OTTAWA – Stephen Harper ramped up the anti-terror talk Monday, defending Canada’s role in the fight against insurgents in the Middle East and slamming his two main rivals for what he considers their misguided opposition to military action.
With the trial of disgraced senator Mike Duffy set to make its dramatic return to the political stage this week, the Conservative leader is escalating the rhetoric as he depicts his party as the only one capable of keeping Canadians safe.
Harper strongly defended the use of Canadian warplanes against the Islamic State of Iraq and the Levant — also known as ISIL and ISIS — as he promised Canada would take in more refugees from the region over the next several years.
Offering safe haven to refugees is not enough, the prime minister said during a campaign stop in Markham, Ont.
“ISIS, left to its own devices, will create millions, tens of millions of refugees and victims on a monthly basis,” he said.
“That’s why the international community intervened … President Obama and our allies felt we had no choice. We were witnessing mass slaughter at an alarming, lightning pace that was sweeping across the region.”
Harper brushed off the criticisms of NDP Leader Tom Mulcair and Liberal Leader Justin Trudeau, who reject military action and have urged that Canada stick to providing humanitarian aid.
“If your policy is humanitarian assistance without military support, all you’re doing is dropping aid on dead people,” Harper said.
“That’s not acceptable. We’re a country that can contribute militarily and in a humanitarian sense, and we are doing both.”
Harper says a re-elected Conservative government would bring in 10,000 additional religious minority refugees from Syria and Iraq, targeting refugees in the region who face persecution or the threat of extremist violence.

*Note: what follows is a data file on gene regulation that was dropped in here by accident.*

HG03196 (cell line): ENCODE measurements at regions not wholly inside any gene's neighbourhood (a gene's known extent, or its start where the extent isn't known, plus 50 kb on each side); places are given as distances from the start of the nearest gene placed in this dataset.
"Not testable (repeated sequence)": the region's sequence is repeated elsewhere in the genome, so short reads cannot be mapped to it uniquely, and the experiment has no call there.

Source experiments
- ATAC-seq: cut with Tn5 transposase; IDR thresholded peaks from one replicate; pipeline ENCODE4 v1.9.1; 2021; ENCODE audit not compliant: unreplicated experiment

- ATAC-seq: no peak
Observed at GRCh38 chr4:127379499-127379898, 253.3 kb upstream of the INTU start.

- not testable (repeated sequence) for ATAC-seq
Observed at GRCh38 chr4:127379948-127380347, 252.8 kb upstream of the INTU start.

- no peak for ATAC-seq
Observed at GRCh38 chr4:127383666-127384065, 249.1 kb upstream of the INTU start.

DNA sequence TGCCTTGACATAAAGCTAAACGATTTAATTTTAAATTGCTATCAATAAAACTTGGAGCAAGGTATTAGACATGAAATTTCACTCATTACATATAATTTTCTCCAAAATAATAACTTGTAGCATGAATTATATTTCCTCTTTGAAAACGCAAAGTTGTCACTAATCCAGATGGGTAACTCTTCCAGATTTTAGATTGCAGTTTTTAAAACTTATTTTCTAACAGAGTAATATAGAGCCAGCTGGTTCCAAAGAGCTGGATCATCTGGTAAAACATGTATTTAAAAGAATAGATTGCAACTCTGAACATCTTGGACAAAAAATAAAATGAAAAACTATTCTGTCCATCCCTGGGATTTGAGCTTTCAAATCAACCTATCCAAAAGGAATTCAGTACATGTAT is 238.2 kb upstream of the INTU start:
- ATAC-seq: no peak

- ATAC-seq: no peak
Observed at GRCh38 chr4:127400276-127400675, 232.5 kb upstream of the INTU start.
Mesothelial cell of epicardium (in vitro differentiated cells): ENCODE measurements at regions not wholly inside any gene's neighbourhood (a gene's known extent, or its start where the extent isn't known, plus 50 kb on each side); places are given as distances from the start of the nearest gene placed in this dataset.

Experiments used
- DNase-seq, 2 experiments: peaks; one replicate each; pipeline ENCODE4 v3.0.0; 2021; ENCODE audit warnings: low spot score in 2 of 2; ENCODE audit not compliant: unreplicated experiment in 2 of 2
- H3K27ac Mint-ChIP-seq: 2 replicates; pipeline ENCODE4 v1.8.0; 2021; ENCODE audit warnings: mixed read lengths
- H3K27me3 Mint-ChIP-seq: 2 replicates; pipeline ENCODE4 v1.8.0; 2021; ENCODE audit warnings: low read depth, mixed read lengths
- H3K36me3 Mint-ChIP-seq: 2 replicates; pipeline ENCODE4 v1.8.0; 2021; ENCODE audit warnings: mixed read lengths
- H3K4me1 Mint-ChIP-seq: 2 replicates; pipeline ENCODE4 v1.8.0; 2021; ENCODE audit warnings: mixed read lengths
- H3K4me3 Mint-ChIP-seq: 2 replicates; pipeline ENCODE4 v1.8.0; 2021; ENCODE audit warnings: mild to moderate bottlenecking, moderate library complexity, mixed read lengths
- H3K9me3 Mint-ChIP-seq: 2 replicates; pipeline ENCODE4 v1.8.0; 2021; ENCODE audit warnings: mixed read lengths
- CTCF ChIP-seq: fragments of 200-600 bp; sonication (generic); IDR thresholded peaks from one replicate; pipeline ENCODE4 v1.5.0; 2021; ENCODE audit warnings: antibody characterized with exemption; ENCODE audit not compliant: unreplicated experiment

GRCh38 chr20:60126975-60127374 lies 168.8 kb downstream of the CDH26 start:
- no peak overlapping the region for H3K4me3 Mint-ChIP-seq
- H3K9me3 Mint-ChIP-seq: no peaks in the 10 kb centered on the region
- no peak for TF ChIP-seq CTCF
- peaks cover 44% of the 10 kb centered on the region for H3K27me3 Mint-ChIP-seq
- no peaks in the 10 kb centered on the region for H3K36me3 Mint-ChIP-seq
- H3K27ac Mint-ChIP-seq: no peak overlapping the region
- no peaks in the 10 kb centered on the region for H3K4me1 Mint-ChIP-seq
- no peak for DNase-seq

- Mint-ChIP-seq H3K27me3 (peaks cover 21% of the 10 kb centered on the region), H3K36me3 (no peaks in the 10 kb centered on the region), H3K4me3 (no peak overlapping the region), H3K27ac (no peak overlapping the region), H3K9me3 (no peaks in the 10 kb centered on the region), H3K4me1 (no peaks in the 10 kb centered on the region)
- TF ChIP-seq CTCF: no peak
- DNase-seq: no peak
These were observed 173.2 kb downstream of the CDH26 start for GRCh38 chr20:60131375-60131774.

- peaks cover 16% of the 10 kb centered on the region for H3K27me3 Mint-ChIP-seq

On Sunday, the prime minister raised eyebrows with a promise to ban travel to regions controlled by terror groups, saying such travel is “not a human right”— a comment he repeated Monday.
Trudeau dismissed that as political posturing.
At an early-morning event in Montreal, Trudeau called the travel ban idea as little more than a distraction from the Conservatives’ dismal economic record.
Mulcair, meanwhile, was in Toronto for the launch of his new autobiography, “Strength of Conviction,” before heading to Montreal. The event was briefly interrupted by protesters pressing the NDP leader for a position on the Energy East pipeline.
The small group was quickly escorted out the room as they yelled “Stop Energy East” and asked if Mulcair would say no to the project if it’s incompatible with national action on climate change.
Mulcair, who did not speak to journalists at the event, responded briefly by saying, “Of course we will,” adding that’s why a new system is necessary.
The New Democrats were also expected to announce later in the day which of the proposed leaders’ debates Mulcair would be participating in. The party has already said it won’t take part in any debates that don’t include the prime minister.
Harper also made a multimillion-dollar pledge Monday to fund groups that are trying to protect places of worship and religious artifacts targeted by ISIL.
The Conservatives want to spend $9 million over three years on the project through a fund overseen by the Office of Religious Freedom that the Conservatives created in 2013.
Earlier this year, the Conservative government made a similar commitment to resettle 10,000 refugees from the war-torn Middle East, but has steadfastly refused to say how many people have actually been allowed in thus far.
The prime minister said his latest refugee target would give priority to religious minorities threatened with persecution of extremist violence.
“A re-elected Conservative government will continue to champion religious freedom and the protection of religious minorities as a pillar of Canadian foreign policy,” Harper said.